On June 16, 2009 Education Minister and local MPP Kathleen Wynne announced 12 million dollars in provincial funding to rebuild the school so the students would not have to be in portables. In 2013, the rebuild was almost complete, with the Fraser Mustard Early Learning Academy almost ready to house almost 700 kindergarteners and 85 staff members. The Academy is a kindergarten-only school, with 26 classrooms covering 80,000 square feet, and cost around $24.6 million to complete. The school has grown to over 2,000 students since 2003 and continues to be the largest elementary school in North America. [3]

The school features a large muscle area and exercise/play courtyard for Kindergarten students; three gymnasiums; an advanced library system with indoor / outdoor theatre; and several enclosed courtyards with gardens for hands-on environmental studies.

History

Aerial View of Thorncliffe, 1942

The site of Thorncliffe Park was a farm owned by Robert T. Davies, the wealthy founder of the Dominion Brewing Co. An avid participant in horse racing, under the banner of Thorncliffe Stable, he raced both Thoroughbred and Standardbred horses. After Davies' death in 1916 his estate sold the property to a group of investors from Baltimore, Maryland who built the Thorncliffe Park Raceway racetrack. The track was home to thoroughbred horse racing and harness racing from 1917 until 1952 when it was sold for real estate development. Today, the old racetrack site is commemorated by two streets named Grandstand Place and Milepost Place and the number of buildings that took on racetrack stable names like Churchill, Maple Glen and Wellow Glen.

In the 1950s, developers tore down the racetrack and created one of Toronto's first high-rise neighbourhoods. The neighbourhood embodies some standard urban planning ideas of the era – high concentrations of similar housing types, strict separation of retail and residential development, and the assumption that everyone has a car. Low-rise buildings are clustered inside the enclosure created by Thorncliffe Park and Overlea, while high-rise buildings line the outside of Thorncliffe Park. Retail establishments were concentrated in a single shopping mall, now called the East York Town Centre, between the two arms of Thorncliffe Park Drive at Overlea Boulevard. Smaller retail and service plazas have recently opened along Overlea Boulevard. Many residents on Thorncliffe Park Drive are at considerable walking distance from shops, although this problem is mitigated somewhat, even in winter, by well kept sidewalks and walkways and by frequent bus service.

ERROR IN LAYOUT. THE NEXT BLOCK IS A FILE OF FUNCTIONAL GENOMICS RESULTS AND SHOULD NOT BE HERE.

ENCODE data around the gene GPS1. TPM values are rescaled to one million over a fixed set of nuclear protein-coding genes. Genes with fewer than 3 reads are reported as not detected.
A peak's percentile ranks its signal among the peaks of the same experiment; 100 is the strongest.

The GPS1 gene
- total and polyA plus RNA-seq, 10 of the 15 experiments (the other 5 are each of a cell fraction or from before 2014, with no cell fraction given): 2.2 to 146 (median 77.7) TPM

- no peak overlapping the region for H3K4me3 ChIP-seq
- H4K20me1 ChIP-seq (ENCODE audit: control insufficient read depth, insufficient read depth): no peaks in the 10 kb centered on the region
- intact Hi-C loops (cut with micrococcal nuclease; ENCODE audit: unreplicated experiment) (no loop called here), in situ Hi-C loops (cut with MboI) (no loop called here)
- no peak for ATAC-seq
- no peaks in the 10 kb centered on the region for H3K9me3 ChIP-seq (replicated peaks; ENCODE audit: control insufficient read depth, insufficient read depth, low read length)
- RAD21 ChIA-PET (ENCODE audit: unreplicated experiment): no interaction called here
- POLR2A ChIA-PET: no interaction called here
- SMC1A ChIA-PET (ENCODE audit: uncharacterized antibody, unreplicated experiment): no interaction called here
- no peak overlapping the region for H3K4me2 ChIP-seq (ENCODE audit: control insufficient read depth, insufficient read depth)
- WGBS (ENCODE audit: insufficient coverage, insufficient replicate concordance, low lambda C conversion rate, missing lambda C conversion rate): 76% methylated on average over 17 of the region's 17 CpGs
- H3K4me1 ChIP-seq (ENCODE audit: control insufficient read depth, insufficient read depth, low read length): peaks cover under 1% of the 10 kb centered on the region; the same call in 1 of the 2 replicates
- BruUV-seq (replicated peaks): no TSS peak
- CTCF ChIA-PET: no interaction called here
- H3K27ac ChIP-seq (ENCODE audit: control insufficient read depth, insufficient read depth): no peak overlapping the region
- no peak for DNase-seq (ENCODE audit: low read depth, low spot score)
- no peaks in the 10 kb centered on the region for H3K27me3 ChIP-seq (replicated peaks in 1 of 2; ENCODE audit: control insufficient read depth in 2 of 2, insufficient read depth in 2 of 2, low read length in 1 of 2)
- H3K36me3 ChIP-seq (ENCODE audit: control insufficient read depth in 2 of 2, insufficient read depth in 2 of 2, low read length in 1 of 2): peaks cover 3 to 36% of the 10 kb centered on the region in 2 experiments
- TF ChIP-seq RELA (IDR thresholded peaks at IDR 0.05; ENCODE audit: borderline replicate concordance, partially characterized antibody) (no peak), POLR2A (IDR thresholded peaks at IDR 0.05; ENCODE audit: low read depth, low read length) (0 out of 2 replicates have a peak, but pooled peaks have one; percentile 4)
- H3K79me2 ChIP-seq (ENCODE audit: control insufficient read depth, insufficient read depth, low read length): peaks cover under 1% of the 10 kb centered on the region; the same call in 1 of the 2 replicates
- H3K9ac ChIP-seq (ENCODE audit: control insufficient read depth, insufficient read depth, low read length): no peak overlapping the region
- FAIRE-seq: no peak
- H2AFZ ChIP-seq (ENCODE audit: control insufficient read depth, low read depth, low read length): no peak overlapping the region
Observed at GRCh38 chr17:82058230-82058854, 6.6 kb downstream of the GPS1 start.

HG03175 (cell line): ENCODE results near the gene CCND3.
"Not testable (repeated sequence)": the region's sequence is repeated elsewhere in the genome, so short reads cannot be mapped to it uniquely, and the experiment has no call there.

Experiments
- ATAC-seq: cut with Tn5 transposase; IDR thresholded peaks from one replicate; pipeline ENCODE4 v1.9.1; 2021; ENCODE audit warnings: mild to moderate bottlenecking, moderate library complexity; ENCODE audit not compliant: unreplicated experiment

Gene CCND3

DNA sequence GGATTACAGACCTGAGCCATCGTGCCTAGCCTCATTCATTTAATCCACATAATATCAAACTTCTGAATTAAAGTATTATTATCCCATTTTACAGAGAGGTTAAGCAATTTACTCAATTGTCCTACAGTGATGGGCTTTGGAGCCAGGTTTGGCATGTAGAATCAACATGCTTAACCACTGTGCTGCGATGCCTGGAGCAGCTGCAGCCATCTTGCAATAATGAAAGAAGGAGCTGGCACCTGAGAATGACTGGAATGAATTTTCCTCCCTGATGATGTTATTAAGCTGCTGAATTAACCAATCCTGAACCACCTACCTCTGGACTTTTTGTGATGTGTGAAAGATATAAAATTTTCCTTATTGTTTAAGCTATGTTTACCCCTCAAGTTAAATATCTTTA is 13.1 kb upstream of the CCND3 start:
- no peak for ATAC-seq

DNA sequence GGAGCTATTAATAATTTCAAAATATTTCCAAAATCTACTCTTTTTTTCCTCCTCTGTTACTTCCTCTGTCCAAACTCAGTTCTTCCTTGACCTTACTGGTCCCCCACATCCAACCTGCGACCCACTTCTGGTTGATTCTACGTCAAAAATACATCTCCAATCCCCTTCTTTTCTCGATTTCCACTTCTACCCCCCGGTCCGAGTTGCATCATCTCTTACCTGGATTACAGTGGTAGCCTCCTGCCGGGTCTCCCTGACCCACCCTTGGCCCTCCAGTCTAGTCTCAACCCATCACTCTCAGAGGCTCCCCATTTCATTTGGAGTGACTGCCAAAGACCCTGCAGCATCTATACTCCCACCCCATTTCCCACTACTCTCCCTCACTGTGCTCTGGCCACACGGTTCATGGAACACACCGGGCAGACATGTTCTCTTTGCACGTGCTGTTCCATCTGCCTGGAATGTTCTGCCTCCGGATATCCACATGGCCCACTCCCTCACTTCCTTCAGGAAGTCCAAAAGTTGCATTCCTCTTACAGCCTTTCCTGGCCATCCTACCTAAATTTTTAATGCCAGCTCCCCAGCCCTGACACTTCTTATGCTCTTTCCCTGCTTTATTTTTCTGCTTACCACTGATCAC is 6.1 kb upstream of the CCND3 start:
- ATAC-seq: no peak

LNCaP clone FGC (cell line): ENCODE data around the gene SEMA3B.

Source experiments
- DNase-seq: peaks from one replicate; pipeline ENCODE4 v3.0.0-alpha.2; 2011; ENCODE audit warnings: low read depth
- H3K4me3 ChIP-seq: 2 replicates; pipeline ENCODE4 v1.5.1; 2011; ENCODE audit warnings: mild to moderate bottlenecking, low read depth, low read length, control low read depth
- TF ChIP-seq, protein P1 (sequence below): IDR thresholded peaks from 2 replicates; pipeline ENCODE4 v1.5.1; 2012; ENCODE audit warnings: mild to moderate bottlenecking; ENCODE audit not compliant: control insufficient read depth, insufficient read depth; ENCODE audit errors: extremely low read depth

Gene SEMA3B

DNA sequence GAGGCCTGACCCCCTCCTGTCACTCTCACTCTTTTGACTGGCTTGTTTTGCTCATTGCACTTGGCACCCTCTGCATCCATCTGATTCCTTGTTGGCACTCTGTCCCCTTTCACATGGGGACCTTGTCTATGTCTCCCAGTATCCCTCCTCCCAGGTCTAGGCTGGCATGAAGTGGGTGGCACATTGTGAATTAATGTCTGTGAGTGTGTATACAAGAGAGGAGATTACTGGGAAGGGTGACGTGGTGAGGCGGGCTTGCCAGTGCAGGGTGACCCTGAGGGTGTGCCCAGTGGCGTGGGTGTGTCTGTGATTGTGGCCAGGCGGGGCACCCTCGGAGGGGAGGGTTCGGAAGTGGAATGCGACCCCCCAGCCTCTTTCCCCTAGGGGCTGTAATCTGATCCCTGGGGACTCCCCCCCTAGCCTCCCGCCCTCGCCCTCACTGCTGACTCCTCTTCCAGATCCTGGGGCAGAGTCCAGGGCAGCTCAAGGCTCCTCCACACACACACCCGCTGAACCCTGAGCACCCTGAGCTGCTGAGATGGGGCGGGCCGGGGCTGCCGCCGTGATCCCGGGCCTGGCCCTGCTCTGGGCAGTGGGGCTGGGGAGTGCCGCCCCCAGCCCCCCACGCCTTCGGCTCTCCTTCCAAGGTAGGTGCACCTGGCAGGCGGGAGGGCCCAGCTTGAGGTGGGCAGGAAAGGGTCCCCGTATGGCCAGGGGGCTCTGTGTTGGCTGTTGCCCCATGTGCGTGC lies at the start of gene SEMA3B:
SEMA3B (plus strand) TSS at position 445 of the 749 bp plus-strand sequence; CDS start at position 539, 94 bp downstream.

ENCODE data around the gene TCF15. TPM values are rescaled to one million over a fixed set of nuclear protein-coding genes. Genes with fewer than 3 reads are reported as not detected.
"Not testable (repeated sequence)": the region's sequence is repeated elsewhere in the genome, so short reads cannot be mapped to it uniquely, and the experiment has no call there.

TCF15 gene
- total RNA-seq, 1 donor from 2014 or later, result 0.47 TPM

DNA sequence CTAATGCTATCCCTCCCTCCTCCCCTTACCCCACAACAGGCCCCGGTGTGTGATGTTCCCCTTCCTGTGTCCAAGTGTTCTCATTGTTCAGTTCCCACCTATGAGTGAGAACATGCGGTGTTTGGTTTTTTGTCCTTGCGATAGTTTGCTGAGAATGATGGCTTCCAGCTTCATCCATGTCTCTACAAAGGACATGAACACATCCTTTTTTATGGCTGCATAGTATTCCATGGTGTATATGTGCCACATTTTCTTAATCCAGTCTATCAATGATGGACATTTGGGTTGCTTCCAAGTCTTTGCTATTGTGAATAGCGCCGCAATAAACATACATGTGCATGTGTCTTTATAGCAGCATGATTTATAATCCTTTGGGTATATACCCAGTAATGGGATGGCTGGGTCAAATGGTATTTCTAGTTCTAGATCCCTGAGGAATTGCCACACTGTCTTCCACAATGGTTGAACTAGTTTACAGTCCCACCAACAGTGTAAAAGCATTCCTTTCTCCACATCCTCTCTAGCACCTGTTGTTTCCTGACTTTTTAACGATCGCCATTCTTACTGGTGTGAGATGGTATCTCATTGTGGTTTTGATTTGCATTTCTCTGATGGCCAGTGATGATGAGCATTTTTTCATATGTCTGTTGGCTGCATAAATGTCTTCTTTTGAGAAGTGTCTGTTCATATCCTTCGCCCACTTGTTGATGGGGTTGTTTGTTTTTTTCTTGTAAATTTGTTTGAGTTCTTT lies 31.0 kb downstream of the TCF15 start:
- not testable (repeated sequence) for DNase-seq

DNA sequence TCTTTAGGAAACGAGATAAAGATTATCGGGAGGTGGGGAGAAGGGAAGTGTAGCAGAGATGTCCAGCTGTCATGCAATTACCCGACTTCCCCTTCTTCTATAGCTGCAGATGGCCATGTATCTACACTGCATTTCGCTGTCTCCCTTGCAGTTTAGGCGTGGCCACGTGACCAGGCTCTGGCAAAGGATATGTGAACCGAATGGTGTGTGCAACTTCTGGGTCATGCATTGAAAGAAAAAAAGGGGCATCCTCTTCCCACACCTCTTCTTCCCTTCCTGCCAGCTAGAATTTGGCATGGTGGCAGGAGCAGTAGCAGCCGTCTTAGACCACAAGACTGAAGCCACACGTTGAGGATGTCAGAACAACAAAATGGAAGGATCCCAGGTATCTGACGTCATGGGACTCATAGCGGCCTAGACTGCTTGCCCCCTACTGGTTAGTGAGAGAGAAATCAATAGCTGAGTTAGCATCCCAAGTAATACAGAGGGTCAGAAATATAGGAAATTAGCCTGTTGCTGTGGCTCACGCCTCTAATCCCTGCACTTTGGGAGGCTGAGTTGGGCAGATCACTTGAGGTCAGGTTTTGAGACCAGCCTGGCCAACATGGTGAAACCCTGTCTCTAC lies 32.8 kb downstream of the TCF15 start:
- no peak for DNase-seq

The residential twin Leaside Towers are by far the tallest buildings in East York .

Demographics

In 2001, immigrants constituted 66% of the population of the Community Planning Area, and recent immigrants constituted 87%. Twenty-eight per cent of the residents spoke a language other than English or French at home, with the most frequent being Urdu and Gujarati.[4] In Toronto as a whole, immigrants constituted only 49% of the population, and recent immigrants only 11%; only 19% spoke a language other than English or French at home.[5] Median household income in 2001 was $38,404 Cdn.; the median income in the entire city was $45,251. Twelve per cent of the families in the Community Planning Area were officially classified as having low household incomes, while 5% of the families throughout Toronto were so classified.[6][7]

While many religious backgrounds are represented in Thorncliffe Park, Islam is a majority in the neighbourhood. This is reflected in various mosques, halal groceries and after school Quranic teaching (Madrassah). 80 percent of the population is Muslim, according to the 2011 National Household Survey.[8]

The 6 largest visible minority groups in Thorncliffe Park are:

English is the most popular language.

The top 5 non-English languages spoken at home in Thorncliffe Park:

References

  1. ^ http://www.theglobeandmail.com/servlet/story/RTGAM.20040220.wthorncliff0220/BNStory/Front/?query=
  2. ^ http://www.nationalpost.com/m/story.html?id=1288785&s=Related+Topics&is=Education&it=Topic
  3. ^ http://www.thestar.com/yourtoronto/education/2013/08/29/thorncliffes_allday_kindergarten_school_offers_bright_purposebuilt_space_for_700.html
  4. ^ http://www.toronto.ca/demographics/pdf2/cpa55.pdf
  5. ^ http://www.toronto.ca/demographics/pdf2/all_toronto_full.pdf
  6. ^ http://www.toronto.ca/demographics/pdf3/cpa55.pdf
  7. ^ http://www.toronto.ca/demographics/pdf3/all_toronto.pdf
  8. ^ https://www12.statcan.gc.ca/nhs-enm/2011/dp-pd/prof/details/page.cfm?Lang=E&Geo1=CT&Code1=6171&Data=Count&SearchText=M4H1J6&SearchType=Begins&SearchPR=01&A1=Religion&B1=All&Custom=&TABID=1

External links

  • Tales from the towers - a 10 Part series on Thorncliffe Park - Globe & Mail 2003
  • A food tour of Thorncliffe Park - Toronto Star - Feb 27, 2008
  • Thorncliffe Park Public School website Statistics on the largest elementary school
  • Thorncliffe Neighbourhood Office Community & Settlement organization
  • Thorncliffe statistics - from City of Toronto